Starting with any , we can now iterate this construction to express for all , where and . As is a Banach space, we see that converges absolutely to some limit , and that , as desired.

Remark 1Observe that Urysohn’s lemma can be viewed the special case of the Tietze extension theorem when is the union of two disjoint closed sets, and is equal to on one of these sets and equal to on the other.

Remark 2One can extend the Tietze extension theorem to finite-dimensional vector spaces: if is a closed subset of a normal vector space and is bounded and continuous, then one has a bounded continuous extension . Indeed, one simply applies the Tietze extension theorem to each component of separately. However, if the range space is replaced by a space with a non-trivial topology, then there can be topological obstructions to continuous extension. For instance, a map from a two-point set into a topological space is always continuous, but can be extended to a continuous map if and only if and lie in the same path-connected component of . Similarly, if is a map from the unit circle into a topological space , then a continuous extension from to exists if and only if the closed curve is contractible to a point in . These sorts of questions require the machinery of algebraic topology to answer them properly, and are beyond the scope of this course.

There are analogues for the Tietze extension theorem in some other categories of functions. For instance, in the Lipschitz category, we have

Exercise 8Let be a metric space, let be a subset of , and let be a Lipschitz continuous map with some Lipschitz constant (thus for all ). Show that there exists an extension of which is Lipschitz continuous with the same Lipschitz constant . (Hint:A “greedy” algorithm will work here: pick to be as large as one can get away with (or as small as one can get away with.))

One can also remove the requirement that the function be bounded in the Tietze extension theorem:

Exercise 9Let be a normal topological space, let be a closed subset of , and let be a continuous map (not necessarily bounded). Then there exists an extension of which is still continuous. (Hint: first “compress” to be bounded by working with, say, (other choices are possible), and apply the usual Tietze extension theorem. There will be some sets in which one cannot invert the compression function, but one can deal with this by a further appeal to Urysohn’s lemma to damp the extension out on such sets.)

There is also a locally compact Hausdorff version of the Tietze extension theorem:

Exercise 10Let be locally compact Hausdorff, let be compact, and let . Then there exists which extends .

Proposition 3 shows that measurable functions in can be approximated by continuous functions of compact support (cf. Littlewood’s second principle). Another approximation result in a similar spirit is Lusin’s theorem:

Theorem 5 (Lusin’s theorem)Let be a locally compact Hausdorff space that is -compact, and let be a Radon measure. Let be a measurable function supported on a set of finite measure, and let . Then there exists which agrees with outside of a set of measure at most .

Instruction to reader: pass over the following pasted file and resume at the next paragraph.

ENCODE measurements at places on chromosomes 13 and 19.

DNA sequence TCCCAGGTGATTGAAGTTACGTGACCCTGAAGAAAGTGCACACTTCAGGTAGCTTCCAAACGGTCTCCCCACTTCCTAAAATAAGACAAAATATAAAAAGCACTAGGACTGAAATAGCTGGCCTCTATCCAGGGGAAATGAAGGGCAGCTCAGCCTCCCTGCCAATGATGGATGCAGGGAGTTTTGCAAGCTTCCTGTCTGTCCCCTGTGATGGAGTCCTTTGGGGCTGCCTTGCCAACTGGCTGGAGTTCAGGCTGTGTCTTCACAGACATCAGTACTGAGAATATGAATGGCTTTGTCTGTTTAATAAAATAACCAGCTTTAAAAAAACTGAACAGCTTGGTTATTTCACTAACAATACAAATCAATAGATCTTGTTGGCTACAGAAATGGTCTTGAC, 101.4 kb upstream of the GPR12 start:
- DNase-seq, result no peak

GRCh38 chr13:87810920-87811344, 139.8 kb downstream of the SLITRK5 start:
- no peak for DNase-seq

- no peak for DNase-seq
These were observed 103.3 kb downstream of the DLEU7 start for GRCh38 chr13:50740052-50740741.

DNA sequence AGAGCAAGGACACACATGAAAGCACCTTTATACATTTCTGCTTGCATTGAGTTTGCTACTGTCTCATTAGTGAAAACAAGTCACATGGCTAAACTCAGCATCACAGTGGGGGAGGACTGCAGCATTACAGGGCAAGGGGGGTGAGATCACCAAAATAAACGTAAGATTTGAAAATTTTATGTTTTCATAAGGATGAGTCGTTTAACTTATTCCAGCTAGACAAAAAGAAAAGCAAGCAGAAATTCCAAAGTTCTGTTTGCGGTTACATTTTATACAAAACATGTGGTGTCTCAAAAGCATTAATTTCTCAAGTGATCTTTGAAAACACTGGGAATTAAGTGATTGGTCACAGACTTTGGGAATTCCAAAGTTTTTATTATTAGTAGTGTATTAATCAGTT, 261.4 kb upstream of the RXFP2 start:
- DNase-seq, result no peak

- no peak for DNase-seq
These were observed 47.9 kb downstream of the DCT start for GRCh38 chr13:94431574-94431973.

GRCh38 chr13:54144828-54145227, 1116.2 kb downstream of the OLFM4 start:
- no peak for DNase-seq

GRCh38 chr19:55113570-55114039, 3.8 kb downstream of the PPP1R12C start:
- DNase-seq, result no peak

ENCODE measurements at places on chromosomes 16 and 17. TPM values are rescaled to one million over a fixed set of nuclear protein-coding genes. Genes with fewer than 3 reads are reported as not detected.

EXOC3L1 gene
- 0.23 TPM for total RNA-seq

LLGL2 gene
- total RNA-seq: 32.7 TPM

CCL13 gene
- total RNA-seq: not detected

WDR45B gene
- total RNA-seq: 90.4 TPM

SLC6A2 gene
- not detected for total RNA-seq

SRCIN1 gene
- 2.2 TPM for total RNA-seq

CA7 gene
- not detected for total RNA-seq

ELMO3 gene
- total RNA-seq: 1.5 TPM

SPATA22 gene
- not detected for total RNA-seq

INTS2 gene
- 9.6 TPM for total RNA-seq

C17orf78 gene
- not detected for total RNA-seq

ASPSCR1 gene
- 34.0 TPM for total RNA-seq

*Proof:* Observe that as is finite everywhere, it is bounded outside of a set of arbitrarily small measure. Thus we may assume without loss of generality that is bounded. Similarly, as is -compact (or by inner regularity), the support of differs from a compact set by a set of arbitrarily small measure; so we may assume that is also supported on a compact set . By Exercise 10, it then suffices to show that is continuous on the complement of an open set of arbitrarily small measure; by outer regularity, we may delete the adjective “open” from the preceding sentence.

As is bounded and compactly supported, lies in for every , and using Proposition 3 and Chebyshev’s inequality, it is not hard to find, for each , a function which differs from by at most outside of a set of measure at most (say). In particular, converges uniformly to outside of a set of measure at most , and is therefore continuous outside this set. The claim follows.

Another very useful application of Urysohn’s lemma is to create partitions of unity.

Lemma 6 (Partitions of unity)Let be a normal topological space, and let be a collection of closed sets that cover . For each , let be an open neighbourhood of , which are finitely overlapping in the sense that each has a neighbourhood that intersects at most finitely many of the . Then there exists a continuous function supported on for each such that for all .If is locally compact Hausdorff instead of normal, and the are compact, then one can take the to be compactly supported.

*Proof:* Suppose first that is normal. By Urysohn’s lemma, one can find a continuous function for each which is supported on and equals on the closed set . Observe that the function is well-defined, continuous and bounded below by . The claim then follows by setting .

The final claim follows by using Exercise 6 instead of Urysohn’s lemma.

Exercise 11Let be a topological space. A function is said to beupper semi-continuousif is open for all real , andlower semi-continuousif is open for all real .

- Show that an indicator function is upper semi-continuous if and only if is closed, and lower semi-continuous if and only if is open.
- If is normal and Hausdorff, show that a function is upper semi-continuous if and only if for all , and lower semi-continuous if and only if for all , where we write if for all .